Five questions for Amy Roberts

CU Denver physicist gravitates toward mystery of dark matter

Amy Roberts hiking in the Grand Canyon.
Amy Roberts hiking in the Grand Canyon.

Amy Roberts speaking with her late grandmother Jane Roberts a few years ago at Roberts’ post-thesis-defense celebration dinner.
Amy Roberts speaking with her late grandmother Jane Roberts a few years ago at Roberts’ post-thesis-defense celebration dinner.

Some might flee from the dark and mysterious, but Amy Roberts runs headlong toward it. She joined the Department of Physics at the University of Colorado Denver last fall as an assistant professor. Roberts’ research focuses on dark matter, a type of hypothetical matter that is different from ordinary matter – the protons and neutrons and electrons that form atoms, which make up everything we see and touch every day. Dark matter, on the other hand, has never been seen, but scientists estimate that its presence accounts for the majority of matter in the universe and explains some astronomical phenomenon.

Roberts earned her Ph.D. in nuclear physics from the University of Notre Dame and worked as a postdoctoral researcher at the Los Alamos National Laboratory and the University of South Dakota. When she began applying for faculty positions, she wanted to be close to family and a national park. Denver fit the bill: “It was too perfect,” she said. She loves hiking – hence the national park -- and roller derby and has joined the recreational derby league in Denver for weekly skates.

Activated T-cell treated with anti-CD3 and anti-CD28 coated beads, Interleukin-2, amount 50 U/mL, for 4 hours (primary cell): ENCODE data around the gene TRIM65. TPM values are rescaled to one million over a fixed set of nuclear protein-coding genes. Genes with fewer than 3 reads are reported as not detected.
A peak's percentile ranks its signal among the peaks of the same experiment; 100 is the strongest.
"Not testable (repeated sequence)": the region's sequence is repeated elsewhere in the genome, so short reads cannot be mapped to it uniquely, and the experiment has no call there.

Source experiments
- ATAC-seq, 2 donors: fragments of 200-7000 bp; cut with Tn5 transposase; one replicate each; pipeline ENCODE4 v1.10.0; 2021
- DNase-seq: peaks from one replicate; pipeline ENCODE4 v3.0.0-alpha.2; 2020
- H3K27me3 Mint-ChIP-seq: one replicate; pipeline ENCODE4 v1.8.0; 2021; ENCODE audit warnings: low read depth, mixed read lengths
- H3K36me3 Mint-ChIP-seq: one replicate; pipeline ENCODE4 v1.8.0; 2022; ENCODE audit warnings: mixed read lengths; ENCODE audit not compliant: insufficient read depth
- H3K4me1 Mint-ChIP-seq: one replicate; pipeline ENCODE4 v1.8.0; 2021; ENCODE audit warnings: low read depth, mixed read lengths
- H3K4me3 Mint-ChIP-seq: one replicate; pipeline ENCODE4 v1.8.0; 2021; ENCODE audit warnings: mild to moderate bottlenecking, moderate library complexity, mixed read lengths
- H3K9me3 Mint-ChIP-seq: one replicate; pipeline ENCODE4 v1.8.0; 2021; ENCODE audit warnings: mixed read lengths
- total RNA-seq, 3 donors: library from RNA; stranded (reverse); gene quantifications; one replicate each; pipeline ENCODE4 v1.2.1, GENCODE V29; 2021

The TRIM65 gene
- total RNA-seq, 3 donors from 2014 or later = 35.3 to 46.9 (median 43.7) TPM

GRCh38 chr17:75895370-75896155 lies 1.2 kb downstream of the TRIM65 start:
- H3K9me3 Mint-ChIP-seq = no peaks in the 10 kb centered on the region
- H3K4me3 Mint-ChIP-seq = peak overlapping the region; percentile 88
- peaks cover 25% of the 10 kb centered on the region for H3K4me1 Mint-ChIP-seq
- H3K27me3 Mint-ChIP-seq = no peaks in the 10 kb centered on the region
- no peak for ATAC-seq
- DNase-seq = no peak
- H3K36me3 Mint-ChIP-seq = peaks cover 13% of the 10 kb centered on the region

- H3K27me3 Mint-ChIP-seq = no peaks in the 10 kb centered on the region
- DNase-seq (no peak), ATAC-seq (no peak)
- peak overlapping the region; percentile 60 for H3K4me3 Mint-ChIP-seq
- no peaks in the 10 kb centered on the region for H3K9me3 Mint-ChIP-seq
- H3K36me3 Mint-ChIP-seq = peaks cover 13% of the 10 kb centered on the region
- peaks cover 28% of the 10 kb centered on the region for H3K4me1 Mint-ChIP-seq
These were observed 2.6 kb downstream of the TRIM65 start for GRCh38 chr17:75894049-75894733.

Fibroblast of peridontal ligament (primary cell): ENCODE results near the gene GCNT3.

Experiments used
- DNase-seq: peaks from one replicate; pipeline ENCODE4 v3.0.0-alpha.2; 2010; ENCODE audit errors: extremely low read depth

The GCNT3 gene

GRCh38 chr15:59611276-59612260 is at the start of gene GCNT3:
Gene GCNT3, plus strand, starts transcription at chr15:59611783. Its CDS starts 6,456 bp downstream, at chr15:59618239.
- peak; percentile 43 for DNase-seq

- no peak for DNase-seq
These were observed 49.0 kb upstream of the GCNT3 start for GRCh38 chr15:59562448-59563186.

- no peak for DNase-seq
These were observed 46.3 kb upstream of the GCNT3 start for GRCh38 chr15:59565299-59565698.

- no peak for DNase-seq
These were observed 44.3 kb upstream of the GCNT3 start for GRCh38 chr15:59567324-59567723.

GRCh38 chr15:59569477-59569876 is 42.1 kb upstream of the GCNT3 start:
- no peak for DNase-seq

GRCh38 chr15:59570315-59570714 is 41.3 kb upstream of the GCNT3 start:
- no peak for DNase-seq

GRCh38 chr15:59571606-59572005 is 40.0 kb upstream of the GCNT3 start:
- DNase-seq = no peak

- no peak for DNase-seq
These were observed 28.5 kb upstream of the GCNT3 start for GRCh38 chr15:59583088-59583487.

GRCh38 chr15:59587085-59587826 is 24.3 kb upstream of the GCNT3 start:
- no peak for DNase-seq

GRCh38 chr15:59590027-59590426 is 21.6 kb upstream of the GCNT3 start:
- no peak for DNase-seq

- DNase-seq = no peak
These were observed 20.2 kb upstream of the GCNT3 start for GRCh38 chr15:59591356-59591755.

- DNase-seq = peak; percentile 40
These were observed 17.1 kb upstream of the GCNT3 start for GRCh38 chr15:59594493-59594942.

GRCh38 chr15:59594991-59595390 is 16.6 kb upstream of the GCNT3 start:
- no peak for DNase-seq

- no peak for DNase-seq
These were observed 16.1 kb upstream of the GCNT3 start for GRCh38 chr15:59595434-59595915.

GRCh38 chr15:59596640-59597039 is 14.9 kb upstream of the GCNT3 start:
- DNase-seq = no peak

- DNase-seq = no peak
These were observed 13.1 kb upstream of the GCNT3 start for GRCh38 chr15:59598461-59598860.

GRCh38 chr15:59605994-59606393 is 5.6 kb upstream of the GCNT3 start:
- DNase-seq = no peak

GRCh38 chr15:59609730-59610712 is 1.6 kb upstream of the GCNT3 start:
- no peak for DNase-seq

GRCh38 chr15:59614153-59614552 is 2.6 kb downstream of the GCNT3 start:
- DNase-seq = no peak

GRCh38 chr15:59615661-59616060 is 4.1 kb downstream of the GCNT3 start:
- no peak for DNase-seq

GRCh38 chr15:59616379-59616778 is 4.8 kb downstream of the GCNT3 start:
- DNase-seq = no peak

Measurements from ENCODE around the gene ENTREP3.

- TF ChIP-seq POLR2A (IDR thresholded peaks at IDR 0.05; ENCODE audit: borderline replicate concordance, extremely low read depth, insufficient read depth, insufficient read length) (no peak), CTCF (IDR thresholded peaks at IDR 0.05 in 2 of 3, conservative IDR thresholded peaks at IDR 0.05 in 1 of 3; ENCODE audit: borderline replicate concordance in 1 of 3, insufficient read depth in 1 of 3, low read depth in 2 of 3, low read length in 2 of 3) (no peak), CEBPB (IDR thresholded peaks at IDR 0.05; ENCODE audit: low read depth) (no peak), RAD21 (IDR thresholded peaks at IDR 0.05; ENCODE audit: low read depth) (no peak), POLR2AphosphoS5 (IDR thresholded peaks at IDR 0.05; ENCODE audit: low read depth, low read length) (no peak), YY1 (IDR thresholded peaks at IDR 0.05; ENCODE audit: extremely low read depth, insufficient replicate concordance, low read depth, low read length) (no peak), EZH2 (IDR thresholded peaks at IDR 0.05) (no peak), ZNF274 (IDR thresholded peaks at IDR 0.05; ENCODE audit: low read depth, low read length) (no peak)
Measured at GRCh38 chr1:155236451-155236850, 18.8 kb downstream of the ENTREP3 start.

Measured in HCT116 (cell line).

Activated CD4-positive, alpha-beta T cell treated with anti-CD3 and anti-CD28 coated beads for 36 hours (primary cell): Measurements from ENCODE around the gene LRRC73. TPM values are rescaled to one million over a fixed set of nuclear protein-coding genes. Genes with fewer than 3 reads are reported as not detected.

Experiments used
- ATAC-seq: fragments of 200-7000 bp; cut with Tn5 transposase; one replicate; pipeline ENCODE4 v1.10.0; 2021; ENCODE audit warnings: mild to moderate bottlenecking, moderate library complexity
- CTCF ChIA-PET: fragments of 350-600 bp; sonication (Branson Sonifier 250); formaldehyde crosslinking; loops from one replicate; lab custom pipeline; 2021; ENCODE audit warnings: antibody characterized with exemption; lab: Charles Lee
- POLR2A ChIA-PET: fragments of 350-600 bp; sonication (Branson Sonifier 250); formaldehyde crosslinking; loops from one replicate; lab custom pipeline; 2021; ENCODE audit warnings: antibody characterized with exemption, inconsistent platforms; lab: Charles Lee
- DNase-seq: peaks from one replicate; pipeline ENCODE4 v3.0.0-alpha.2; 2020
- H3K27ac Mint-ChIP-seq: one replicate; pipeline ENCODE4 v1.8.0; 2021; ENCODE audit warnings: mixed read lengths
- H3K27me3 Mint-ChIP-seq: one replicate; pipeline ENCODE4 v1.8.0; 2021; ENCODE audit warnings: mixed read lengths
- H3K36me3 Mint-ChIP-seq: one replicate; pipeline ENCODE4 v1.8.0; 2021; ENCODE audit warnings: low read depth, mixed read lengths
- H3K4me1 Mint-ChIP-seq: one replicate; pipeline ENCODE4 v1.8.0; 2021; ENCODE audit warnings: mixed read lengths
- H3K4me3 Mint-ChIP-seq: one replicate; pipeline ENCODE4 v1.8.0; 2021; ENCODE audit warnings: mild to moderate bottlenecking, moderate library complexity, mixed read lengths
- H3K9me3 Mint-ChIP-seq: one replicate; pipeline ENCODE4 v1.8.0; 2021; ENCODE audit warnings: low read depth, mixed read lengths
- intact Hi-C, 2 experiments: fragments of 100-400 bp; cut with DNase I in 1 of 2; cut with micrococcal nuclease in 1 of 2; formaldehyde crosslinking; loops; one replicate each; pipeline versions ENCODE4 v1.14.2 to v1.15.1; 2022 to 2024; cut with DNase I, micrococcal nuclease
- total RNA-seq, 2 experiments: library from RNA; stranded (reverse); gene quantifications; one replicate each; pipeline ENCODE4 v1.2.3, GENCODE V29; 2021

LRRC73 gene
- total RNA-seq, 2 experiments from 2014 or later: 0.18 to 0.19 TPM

1. How did you choose this career path and was there a person or event that influenced you?

Amy Roberts hiking in New Mexico with her brother, Ben Roberts.
Amy Roberts hiking in New Mexico with her brother, Ben Roberts.

I chose this career when I was quite young, and I happened to be good at it, so I ended up sticking with it instead of picking another career. I was always an observer. I grew up in the country in Indiana where there was a lot of rocks and mud, which were fascinating to me – and I guess they still are. As an early teen, I read a book by Richard Feynman called “Surely You’re Joking, Mr. Feynman!” The book is sort of a life and times of an outgoing, Nobel Prize-winning physicist. Looking back, it amazes me that I read that book and recognized information in there about what it is that a physicist actually does. I read the book and thought, “Wow! These are things that I’m interested in and can get paid to do, so that’s what I’ll do. I’ll be a physicist.”